Anyone who worked at Johnson Publishing Company (JPC) before 2005 knew LaDoris Foster. With a career spanning nearly 50 years at JPC, she was vice president and director of human resources. Like me, she was born in St. Louis; however, by the age of 10, her family moved to St. Paul, Minnesota. It was no secret to those who worked at 820 S. Michigan Ave. how much she loved basketball. Not only did Miss Foster--as everyone called her--have court side seats to every Chicago Bulls game, but she could also enjoy a seat in the company’s private suite if she so desired.
Foster, who died April 21, 2005, is probably best remembered as a no nonsense person with a tough exterior, though she had a softer side that few rarely saw. I can still see her face, glowing from sheer delight, as she once recalled to me her days as a teen in Minnesota. The conversation went something like this: “I used to play basketball with Prince’s mother, Mattie, and her twin sister, Edna. We played basketball for neighboring teams [from housing projects]. Mattie and Edna were known as ‘the Shaw twins.’ Everyone knew them because they were two of the best players.” She continued with a chuckle, “The girls did not like them because they were jealous. Not only could the Shaw twins play basketball well but they were very pretty with light skin and long hair. The girls gave them a hard time. But nobody could beat them on the court.”
This story made me smile. Throughout the years, people heard how Prince played basketball in high school and often caught a glimpse of him sitting court side at various NBA games. When Dave Chappelle did a comedy spoof in an episode of his “Chappelle Show” about an encounter with Prince during a basketball game, viewers loved it. The best part was that it was actually based on truth, involving Prince’s winning game between his crew and bodyguard-turned-comedian Charlie Murphy and his crew. But, if you thought Chappelle’s skit was funny, wait until you read what's below. Let’s just say Prince could hold ROYAL court with the best of them, especially the ballers in the hood! I guess one might say, "He got it from his momma."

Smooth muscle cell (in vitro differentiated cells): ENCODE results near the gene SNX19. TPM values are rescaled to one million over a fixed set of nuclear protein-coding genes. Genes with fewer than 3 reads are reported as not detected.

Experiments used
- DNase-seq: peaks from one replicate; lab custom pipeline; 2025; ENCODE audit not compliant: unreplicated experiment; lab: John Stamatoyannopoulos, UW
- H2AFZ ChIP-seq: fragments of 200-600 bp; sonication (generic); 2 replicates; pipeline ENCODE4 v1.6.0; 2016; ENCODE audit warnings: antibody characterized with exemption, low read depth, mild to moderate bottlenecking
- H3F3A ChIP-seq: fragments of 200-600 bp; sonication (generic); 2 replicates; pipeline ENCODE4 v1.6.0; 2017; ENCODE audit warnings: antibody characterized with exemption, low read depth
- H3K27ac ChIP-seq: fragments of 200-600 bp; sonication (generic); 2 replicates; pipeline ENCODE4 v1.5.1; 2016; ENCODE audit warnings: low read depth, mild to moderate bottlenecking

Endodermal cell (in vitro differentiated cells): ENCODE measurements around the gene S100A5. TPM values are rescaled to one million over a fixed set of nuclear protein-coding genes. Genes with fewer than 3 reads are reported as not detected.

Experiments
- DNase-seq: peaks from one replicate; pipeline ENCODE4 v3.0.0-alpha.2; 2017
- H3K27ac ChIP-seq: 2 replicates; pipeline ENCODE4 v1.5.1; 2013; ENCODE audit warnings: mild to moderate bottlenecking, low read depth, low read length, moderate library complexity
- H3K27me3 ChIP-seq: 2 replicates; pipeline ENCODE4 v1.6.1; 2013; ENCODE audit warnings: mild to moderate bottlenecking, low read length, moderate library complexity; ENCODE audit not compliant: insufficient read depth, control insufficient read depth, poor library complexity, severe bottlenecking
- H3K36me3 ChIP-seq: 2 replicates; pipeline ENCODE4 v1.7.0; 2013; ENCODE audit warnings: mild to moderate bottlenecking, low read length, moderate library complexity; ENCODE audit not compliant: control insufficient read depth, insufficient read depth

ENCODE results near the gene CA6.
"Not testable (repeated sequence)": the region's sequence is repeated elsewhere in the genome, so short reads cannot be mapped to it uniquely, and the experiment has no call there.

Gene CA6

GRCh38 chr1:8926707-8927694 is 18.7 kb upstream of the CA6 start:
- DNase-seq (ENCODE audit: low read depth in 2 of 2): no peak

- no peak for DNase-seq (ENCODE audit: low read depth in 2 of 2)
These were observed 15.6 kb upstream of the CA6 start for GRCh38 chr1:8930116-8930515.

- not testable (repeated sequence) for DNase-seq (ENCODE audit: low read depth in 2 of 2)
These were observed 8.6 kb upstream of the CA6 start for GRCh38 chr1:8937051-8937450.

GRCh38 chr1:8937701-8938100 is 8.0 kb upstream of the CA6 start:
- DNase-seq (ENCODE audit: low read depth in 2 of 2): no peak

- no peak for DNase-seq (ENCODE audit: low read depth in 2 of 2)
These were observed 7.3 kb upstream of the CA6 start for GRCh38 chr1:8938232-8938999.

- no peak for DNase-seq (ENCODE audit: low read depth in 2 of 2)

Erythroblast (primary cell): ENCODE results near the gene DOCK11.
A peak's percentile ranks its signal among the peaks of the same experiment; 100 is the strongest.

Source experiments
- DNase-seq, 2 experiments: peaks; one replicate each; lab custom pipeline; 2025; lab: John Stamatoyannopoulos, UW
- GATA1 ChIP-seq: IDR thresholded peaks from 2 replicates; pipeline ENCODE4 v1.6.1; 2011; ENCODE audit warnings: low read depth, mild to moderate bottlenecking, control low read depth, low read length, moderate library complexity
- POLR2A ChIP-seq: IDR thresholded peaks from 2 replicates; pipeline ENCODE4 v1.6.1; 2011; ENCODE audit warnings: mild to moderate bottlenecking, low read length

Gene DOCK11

The following story was written by Harlan "Hucky" Austin, who served for seven years as Director of Security Services at Prince's Paisley Park Productions. The piece originated on his former site called TruePrinceStories.
I used to play basketball with some of my boys from the hood. We’d get a few guys together to play every Wednesday night. These games were always a lot of fun, and could get pretty colorful in terms of smack-down talk. Prince caught wind of these games, and one day asked me, “How come you never invite me to play?” He asked if he could join in on a game. I was surprised, but I knew that Prince liked to play basketball, in fact his brother, Duane Nelson, was an All-State basketball player. Prince’s lyrics [in Lady Cab Driver], “I wish I were handsome and tall like my brother,” were truthful. Duane was a towering basketball star.
Now, my crew and I were just “regular guys” so Prince’s request presented something of a dilemma. Because he’d become so famous, putting together a simple game of hoops was not just a matter of picking a court and playing. This task would require me to discover my inner “Julie McCoy”–you know, that girl from Love Boat–who was always putting together events and people? This gathering had to be on the down-low. No flash, no calling undue attention to the game. I made a private reservation after-hours so that Prince could play without any fans or bother. The Powder Horn Park Gym was happy to accommodate us. The next hurdle was choosing the right guys to make a full team; these had to be guys who wouldn’t blab to their friends or the media. I recruited my trusted buddy Gary Webster first off and asked him to help me find guys to play. Of course, there was Duane Nelson and Gilbert Davidson. The other guys we invited we’re Rob Johnson, Pat Adams, Scott Marsh and Marvin Bond. We needed just one more guy and Davie Lewis came to mind. Davie was a great athlete; I’d known him since 5th grade and he was a competitive dude. If you looked up the word “Testosterone” in the dictionary, you’d see a picture of him. It crossed my mind that he might be a bit of a problem, but we decided to go with him and set some specific “rules” for the game as a way of keeping him in check. Unbeknownst to me, this was like asking a bull not to charge when there’s a red cape flapping in the wind.